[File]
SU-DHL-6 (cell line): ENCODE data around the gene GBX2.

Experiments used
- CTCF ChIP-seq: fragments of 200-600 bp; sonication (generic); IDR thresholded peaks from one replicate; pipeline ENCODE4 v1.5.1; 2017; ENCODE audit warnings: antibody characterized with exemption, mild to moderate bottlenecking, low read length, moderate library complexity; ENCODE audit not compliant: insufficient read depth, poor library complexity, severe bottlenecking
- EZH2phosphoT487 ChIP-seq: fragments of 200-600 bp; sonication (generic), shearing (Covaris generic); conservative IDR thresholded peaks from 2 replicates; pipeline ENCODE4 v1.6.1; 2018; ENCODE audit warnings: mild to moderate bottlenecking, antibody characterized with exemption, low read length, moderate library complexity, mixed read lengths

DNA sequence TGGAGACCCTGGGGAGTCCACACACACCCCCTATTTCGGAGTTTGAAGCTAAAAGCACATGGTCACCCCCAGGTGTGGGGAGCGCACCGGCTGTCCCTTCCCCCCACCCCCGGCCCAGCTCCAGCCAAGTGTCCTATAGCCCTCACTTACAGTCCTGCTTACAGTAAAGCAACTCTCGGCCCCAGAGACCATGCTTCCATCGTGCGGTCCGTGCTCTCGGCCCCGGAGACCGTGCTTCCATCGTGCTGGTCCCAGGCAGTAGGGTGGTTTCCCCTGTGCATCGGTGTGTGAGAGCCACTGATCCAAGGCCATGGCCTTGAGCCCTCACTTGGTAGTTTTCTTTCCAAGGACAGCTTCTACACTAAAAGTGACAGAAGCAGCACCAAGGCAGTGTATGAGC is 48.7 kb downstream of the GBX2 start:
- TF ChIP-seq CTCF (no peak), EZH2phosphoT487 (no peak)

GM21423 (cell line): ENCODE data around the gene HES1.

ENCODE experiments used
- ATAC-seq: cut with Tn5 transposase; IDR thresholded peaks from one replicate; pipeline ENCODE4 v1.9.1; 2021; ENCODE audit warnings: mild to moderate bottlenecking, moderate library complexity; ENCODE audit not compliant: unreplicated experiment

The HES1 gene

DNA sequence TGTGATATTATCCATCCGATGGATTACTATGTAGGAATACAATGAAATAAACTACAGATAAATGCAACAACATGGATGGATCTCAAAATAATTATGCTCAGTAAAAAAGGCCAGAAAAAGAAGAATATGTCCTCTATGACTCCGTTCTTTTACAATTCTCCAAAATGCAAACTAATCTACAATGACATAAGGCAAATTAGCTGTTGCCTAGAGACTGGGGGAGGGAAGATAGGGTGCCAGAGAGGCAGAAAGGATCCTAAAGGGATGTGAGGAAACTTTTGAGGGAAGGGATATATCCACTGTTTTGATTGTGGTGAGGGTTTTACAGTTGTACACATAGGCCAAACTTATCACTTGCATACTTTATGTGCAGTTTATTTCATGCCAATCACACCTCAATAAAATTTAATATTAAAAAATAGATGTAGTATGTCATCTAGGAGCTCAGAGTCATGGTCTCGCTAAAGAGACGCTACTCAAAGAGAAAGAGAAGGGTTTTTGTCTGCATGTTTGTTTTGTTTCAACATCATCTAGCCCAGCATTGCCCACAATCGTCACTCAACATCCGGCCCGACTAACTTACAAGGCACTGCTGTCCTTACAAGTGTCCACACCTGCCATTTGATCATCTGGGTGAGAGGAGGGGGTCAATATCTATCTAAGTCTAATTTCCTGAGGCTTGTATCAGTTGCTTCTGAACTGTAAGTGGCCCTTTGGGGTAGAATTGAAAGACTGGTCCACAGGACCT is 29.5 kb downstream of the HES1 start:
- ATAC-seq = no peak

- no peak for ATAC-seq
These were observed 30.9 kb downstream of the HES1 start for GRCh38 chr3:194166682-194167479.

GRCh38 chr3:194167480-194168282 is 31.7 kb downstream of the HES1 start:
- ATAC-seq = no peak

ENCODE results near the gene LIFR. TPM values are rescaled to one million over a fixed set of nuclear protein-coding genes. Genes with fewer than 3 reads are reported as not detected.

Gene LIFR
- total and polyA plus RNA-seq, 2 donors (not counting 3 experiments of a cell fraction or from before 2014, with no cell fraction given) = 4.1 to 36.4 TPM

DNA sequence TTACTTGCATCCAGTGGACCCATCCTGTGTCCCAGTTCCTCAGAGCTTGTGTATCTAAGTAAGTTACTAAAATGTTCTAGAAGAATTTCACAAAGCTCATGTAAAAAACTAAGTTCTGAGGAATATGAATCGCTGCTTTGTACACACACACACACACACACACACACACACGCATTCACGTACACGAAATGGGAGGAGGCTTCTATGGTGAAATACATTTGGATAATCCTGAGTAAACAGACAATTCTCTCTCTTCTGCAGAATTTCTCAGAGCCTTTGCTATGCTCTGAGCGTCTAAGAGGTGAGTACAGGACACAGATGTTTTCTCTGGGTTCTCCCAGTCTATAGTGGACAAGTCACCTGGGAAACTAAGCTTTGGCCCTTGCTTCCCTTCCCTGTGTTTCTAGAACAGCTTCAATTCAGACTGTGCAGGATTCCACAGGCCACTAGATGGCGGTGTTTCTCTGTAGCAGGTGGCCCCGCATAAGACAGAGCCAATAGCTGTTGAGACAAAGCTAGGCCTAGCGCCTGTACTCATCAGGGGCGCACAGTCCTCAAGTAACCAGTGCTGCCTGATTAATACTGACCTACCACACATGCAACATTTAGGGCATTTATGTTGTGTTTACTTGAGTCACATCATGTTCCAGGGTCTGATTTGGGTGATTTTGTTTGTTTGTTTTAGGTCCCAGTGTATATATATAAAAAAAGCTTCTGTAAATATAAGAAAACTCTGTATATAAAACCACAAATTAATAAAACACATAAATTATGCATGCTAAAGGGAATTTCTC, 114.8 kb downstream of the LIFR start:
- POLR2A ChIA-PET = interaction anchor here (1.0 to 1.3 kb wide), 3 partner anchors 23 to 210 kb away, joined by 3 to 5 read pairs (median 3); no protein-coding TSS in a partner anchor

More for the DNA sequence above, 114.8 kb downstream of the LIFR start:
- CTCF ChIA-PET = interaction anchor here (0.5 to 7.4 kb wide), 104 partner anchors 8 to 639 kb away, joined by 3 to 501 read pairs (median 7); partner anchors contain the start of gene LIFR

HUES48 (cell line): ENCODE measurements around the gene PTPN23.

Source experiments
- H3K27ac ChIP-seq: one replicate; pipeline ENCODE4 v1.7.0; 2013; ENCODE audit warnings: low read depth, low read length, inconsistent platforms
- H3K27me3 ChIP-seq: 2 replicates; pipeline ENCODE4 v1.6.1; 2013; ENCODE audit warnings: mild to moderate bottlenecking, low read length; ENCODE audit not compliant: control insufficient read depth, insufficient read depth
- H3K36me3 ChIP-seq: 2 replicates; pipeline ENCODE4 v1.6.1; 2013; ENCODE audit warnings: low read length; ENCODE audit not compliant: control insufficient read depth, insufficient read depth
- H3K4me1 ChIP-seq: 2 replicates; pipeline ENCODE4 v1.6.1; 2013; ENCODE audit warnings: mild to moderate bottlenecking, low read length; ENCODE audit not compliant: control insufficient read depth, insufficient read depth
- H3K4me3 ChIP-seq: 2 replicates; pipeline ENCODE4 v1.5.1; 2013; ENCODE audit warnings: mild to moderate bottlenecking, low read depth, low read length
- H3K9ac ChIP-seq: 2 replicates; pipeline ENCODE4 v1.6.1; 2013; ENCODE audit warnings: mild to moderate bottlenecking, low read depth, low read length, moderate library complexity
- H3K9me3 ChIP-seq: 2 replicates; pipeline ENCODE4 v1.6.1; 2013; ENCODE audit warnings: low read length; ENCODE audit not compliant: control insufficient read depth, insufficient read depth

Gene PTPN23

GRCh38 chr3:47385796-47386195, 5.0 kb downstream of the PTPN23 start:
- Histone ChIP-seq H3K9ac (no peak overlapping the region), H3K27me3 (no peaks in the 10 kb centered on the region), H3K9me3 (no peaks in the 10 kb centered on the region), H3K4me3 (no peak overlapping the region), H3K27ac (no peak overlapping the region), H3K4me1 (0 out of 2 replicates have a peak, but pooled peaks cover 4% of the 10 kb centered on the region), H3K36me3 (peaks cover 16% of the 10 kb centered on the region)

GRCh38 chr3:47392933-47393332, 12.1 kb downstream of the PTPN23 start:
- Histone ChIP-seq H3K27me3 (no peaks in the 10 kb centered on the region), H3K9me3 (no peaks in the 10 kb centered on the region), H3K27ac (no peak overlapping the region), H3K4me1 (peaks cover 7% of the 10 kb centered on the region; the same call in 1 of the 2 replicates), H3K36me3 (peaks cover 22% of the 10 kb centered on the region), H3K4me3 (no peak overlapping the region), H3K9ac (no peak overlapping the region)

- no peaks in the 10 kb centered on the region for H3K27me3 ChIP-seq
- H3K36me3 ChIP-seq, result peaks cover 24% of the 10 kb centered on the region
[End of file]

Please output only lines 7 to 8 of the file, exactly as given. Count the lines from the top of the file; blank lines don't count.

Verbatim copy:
GM21423 (cell line): ENCODE data around the gene HES1.

ENCODE experiments used